Potty breaks are something you can’t get around with your dogs.
Unless your pooch is a lap dog trained to puppy pads, you’ll have to take your dog out for potty walks.
In itself, that’s part and parcel of dog ownership, but what about taking potty breaks when your dog has a lacerated toe or paw?
I came across a question about this in a dog forum a few days ago, and I thought, “Hey, we haven’t covered this yet.”
I think it’s about time we did!
Read on to learn how to handle potty breaks when your dog has a lacerated toe or paw!
Potty Breaks With a Lacerated Toe
For the most part, taking your dog out for a potty break won’t change. You’ll just have to make a few minor tweaks to account for the lacerated toe.
So let’s talk about how to approach this problem in the best way possible.
First, though, I think we need to clarify what it means for a dog to have a lacerated toe.
What is a Lacerated Toe?
When you hear the word “laceration,” what do you think of? If you said “it’s a fancy word for a cut,” you’re mostly right. A laceration is a type of cut, yes, but it’s not your garden-variety scrape or minor wound.
A laceration is, according to Medline, “a wound that is produced by the tearing of soft body tissue.” Medline goes on to explain that it’s typically an irregular and jagged wound that is often contaminated with bacteria from the object that caused it. Lacerations run deeper than a plain old scratch.
It’s more like a deep cut or tear.
This video does a good job of explaining what a toe laceration looks like and how you can treat it at home until you can get to the vet.
Now that we understand a bit more about what a laceration is, let’s talk about how to handle potty breaks when your dog has a hurt paw.
How to Handle Potty Breaks
1. See Your Vet
The first thing that struck me about the question I read was that the poster said taking the dog out to go potty wasn’t allowing the lacerated toe to heal. There was no mention of a vet visit at all.
So the very first step in handling potty breaks when your dog has a toe or paw injury is to take him to the vet.
Minor lacerations may require nothing more than frequent bandage changes to keep the area clean. However, a deep laceration or one that won’t stay closed may require stitches.
It’s imperative that the vet looks at your dog’s foot so that he or she can evaluate what your dog needs and the best way to help him get back on his feet, as it were.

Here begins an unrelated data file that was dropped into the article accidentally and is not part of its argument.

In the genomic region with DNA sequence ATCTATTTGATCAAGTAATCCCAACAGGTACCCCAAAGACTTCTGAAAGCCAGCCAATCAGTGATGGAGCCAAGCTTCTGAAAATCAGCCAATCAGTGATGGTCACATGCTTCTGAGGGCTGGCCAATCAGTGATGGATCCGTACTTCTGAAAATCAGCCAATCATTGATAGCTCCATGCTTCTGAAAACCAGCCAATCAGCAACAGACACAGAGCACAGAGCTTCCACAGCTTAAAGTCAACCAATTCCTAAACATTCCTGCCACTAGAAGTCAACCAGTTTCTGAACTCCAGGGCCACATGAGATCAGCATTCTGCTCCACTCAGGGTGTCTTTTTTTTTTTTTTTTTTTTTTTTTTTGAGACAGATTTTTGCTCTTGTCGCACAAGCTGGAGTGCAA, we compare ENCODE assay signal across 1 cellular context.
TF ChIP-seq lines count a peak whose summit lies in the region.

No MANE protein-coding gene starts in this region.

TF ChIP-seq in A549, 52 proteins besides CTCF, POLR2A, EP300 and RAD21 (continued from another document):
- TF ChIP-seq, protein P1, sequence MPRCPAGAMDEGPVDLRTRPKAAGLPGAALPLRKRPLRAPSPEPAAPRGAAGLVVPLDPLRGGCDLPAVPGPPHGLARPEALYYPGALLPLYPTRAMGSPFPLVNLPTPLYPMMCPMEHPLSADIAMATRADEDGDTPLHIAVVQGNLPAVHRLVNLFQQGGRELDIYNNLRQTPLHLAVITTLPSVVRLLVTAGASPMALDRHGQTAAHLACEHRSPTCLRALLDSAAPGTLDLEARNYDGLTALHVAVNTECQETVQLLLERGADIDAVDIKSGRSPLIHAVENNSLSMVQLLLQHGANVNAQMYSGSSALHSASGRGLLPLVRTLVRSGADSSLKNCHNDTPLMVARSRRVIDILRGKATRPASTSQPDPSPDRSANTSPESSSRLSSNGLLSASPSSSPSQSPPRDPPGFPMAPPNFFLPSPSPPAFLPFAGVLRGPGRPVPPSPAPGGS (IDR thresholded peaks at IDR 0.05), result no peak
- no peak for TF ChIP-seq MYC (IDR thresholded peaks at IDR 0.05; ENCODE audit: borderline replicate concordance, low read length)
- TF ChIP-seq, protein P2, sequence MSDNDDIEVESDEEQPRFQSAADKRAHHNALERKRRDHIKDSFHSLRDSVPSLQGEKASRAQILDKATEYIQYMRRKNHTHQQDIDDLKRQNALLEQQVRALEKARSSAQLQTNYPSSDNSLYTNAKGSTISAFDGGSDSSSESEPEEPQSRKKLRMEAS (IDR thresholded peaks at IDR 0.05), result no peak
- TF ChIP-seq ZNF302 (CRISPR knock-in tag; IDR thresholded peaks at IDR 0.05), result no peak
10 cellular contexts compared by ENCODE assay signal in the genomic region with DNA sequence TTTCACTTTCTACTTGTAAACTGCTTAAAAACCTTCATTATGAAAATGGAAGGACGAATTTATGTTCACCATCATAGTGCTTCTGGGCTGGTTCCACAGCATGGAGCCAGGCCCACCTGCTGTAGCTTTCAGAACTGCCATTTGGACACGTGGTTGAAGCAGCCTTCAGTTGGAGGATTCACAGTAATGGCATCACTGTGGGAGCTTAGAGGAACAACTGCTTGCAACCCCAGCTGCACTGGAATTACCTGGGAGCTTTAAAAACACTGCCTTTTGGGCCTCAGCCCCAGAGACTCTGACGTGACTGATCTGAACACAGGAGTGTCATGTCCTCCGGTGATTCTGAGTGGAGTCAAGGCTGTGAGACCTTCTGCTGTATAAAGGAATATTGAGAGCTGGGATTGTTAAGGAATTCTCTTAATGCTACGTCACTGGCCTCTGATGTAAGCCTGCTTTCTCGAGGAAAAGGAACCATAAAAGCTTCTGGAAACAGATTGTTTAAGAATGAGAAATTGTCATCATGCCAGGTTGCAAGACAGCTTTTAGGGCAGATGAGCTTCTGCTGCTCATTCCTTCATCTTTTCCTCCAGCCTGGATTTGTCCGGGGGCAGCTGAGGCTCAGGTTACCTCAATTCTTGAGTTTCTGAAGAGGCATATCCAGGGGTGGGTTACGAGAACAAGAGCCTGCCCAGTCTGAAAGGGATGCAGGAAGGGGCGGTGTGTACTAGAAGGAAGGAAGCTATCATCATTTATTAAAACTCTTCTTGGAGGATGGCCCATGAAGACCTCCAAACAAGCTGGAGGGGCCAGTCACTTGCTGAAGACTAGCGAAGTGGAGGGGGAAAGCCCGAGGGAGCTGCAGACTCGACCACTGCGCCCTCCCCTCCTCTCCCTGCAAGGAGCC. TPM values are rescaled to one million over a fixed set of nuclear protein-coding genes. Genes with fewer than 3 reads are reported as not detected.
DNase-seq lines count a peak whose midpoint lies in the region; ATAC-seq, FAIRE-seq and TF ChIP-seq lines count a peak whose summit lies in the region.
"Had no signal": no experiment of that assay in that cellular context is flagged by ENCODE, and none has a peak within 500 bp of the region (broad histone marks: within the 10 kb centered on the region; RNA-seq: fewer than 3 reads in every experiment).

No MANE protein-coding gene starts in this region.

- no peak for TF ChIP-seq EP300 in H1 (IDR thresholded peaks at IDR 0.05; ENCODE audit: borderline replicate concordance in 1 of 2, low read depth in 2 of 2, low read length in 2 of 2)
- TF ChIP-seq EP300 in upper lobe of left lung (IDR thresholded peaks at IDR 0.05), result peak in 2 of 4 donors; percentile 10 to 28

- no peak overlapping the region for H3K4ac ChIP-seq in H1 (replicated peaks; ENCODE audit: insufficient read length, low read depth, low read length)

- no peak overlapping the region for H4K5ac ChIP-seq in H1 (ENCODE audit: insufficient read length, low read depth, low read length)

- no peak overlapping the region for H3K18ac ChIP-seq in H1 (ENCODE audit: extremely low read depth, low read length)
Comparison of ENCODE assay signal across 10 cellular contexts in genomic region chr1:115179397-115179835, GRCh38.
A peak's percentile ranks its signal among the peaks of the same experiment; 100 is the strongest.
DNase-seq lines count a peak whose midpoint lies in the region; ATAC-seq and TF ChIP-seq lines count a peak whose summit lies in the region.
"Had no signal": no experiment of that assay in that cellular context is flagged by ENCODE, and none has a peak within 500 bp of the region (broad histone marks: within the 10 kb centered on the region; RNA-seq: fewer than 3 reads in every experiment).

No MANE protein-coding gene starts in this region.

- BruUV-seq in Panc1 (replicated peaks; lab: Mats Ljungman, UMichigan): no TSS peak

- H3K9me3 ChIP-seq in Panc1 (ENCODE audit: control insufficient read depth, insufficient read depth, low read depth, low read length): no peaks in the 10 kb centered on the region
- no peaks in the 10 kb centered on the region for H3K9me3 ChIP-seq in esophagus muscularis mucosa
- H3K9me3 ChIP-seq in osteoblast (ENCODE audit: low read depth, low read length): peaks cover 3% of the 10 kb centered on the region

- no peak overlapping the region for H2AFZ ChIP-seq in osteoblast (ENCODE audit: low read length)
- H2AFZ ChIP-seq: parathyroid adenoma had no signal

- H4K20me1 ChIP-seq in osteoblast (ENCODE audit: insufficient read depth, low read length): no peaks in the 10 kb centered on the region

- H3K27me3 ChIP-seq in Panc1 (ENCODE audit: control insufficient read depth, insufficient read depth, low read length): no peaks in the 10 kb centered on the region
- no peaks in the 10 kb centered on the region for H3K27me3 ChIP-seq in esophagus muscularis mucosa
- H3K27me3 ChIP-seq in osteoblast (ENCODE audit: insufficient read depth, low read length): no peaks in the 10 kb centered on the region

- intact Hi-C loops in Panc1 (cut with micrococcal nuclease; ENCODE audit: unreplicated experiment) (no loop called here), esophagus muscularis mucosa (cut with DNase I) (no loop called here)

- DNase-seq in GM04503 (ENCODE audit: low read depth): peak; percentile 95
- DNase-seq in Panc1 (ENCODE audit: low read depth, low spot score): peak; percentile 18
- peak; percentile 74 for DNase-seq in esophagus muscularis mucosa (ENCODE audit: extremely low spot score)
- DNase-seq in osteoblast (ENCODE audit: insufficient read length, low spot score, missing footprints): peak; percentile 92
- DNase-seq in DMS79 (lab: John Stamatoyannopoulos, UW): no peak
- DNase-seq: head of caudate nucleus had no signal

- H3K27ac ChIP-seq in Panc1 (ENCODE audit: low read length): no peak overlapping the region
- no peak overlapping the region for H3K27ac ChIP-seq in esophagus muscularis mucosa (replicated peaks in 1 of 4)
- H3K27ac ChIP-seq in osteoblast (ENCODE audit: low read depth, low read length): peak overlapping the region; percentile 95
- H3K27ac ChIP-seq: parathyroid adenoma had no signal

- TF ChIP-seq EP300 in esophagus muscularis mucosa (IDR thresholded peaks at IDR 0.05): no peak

If you skip this step and don’t properly treat the toe, you can run into far worse health problems down the line. Remember, a laceration isn’t just a scratch. It literally cuts much deeper and, as mentioned above, is full of nasty bacteria and debris from whatever caused it.
2. Keep Potty Breaks Short
After you see the vet, the next thing to remember is that although your dog may not act like there’s anything wrong or that there’s anything wrong with his foot. Dogs rarely allow others to see how much pain they’re really feeling.
He’ll want to go on his routine walk, however long that may be, but you should keep it short. In fact, he should be out there for only the amount of time it takes him to sniff around and do his business.
If he’s still feeling restless, you can make up for the short walk by playing some quick indoor games on your much safer and softer clean floor.
3. Keep the Paw Clean and Dry
This ties in directly to keeping his potty breaks short. In addition to preventing his wound from opening, short breaks are also intended to help keep his injury clean.
Thoroughly check his bandage every time you come in from one of his breaks and change it if it has become dirty or wet. The key to wound management is keeping it nice and dry and free of germs.
4. Ziploc Bags
Ziploc bags are excellent for keeping your dogs wound away from germs and moisture when he goes out for potty breaks. Simply place an appropriately sized bag over his paw and then tape it up nice and securely whenever you take him out for a break.
This is most important on wet days.
Remember what I said above: you want to keep the wound clean and DRY.
5. Keep Him on a Leash
Even if you have a fenced-in backyard that your dog normally does his business in, go out with him and keep him on-leash. This helps ensure that he doesn’t run around like a maniac after a squirrel and either open up his would again or make it worse.
Potty Breaks with Lacerations Aren’t as Hard as You Think
What I listed above is really all there is to it. If your dog has a lacerated toe or paw, take him to the vet immediately to get him the appropriate care he needs to start.
After that, follow your vet’s recommendations and these tips, and potty breaks won’t be scary for you or traumatic to his injury.